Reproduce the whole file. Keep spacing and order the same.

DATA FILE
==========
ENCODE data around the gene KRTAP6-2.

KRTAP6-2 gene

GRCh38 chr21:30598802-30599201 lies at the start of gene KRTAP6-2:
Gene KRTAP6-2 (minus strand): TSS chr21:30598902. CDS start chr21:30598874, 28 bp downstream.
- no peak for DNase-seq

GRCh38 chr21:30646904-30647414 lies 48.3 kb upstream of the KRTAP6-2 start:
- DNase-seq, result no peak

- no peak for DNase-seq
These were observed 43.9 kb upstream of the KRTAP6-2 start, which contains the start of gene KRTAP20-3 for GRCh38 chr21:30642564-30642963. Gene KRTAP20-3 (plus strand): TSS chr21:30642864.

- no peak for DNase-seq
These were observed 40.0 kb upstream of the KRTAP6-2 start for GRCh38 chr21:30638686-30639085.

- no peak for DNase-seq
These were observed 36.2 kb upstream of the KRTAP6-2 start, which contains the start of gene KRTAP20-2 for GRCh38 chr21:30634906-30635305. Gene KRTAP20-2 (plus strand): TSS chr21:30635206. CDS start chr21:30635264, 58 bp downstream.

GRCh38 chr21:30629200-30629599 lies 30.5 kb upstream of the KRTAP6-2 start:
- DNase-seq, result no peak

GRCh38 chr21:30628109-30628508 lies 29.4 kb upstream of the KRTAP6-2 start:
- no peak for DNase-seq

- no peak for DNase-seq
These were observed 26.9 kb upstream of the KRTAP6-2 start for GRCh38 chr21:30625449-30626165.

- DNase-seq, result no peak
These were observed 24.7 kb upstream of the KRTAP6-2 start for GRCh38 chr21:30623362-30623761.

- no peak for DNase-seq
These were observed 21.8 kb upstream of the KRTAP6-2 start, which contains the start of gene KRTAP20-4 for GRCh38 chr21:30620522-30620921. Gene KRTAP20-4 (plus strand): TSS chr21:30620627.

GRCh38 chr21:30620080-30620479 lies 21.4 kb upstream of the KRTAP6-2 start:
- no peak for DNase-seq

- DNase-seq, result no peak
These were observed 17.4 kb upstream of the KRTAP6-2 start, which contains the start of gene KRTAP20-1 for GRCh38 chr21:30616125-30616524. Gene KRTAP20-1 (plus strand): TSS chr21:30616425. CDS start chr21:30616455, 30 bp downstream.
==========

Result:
ENCODE data around the gene KRTAP6-2.

KRTAP6-2 gene

GRCh38 chr21:30598802-30599201 lies at the start of gene KRTAP6-2:
Gene KRTAP6-2 (minus strand): TSS chr21:30598902. CDS start chr21:30598874, 28 bp downstream.
- no peak for DNase-seq

GRCh38 chr21:30646904-30647414 lies 48.3 kb upstream of the KRTAP6-2 start:
- DNase-seq, result no peak

- no peak for DNase-seq
These were observed 43.9 kb upstream of the KRTAP6-2 start, which contains the start of gene KRTAP20-3 for GRCh38 chr21:30642564-30642963. Gene KRTAP20-3 (plus strand): TSS chr21:30642864.

- no peak for DNase-seq
These were observed 40.0 kb upstream of the KRTAP6-2 start for GRCh38 chr21:30638686-30639085.

- no peak for DNase-seq
These were observed 36.2 kb upstream of the KRTAP6-2 start, which contains the start of gene KRTAP20-2 for GRCh38 chr21:30634906-30635305. Gene KRTAP20-2 (plus strand): TSS chr21:30635206. CDS start chr21:30635264, 58 bp downstream.

GRCh38 chr21:30629200-30629599 lies 30.5 kb upstream of the KRTAP6-2 start:
- DNase-seq, result no peak

GRCh38 chr21:30628109-30628508 lies 29.4 kb upstream of the KRTAP6-2 start:
- no peak for DNase-seq

- no peak for DNase-seq
These were observed 26.9 kb upstream of the KRTAP6-2 start for GRCh38 chr21:30625449-30626165.

- DNase-seq, result no peak
These were observed 24.7 kb upstream of the KRTAP6-2 start for GRCh38 chr21:30623362-30623761.

- no peak for DNase-seq
These were observed 21.8 kb upstream of the KRTAP6-2 start, which contains the start of gene KRTAP20-4 for GRCh38 chr21:30620522-30620921. Gene KRTAP20-4 (plus strand): TSS chr21:30620627.

GRCh38 chr21:30620080-30620479 lies 21.4 kb upstream of the KRTAP6-2 start:
- no peak for DNase-seq

- DNase-seq, result no peak
These were observed 17.4 kb upstream of the KRTAP6-2 start, which contains the start of gene KRTAP20-1 for GRCh38 chr21:30616125-30616524. Gene KRTAP20-1 (plus strand): TSS chr21:30616425. CDS start chr21:30616455, 30 bp downstream.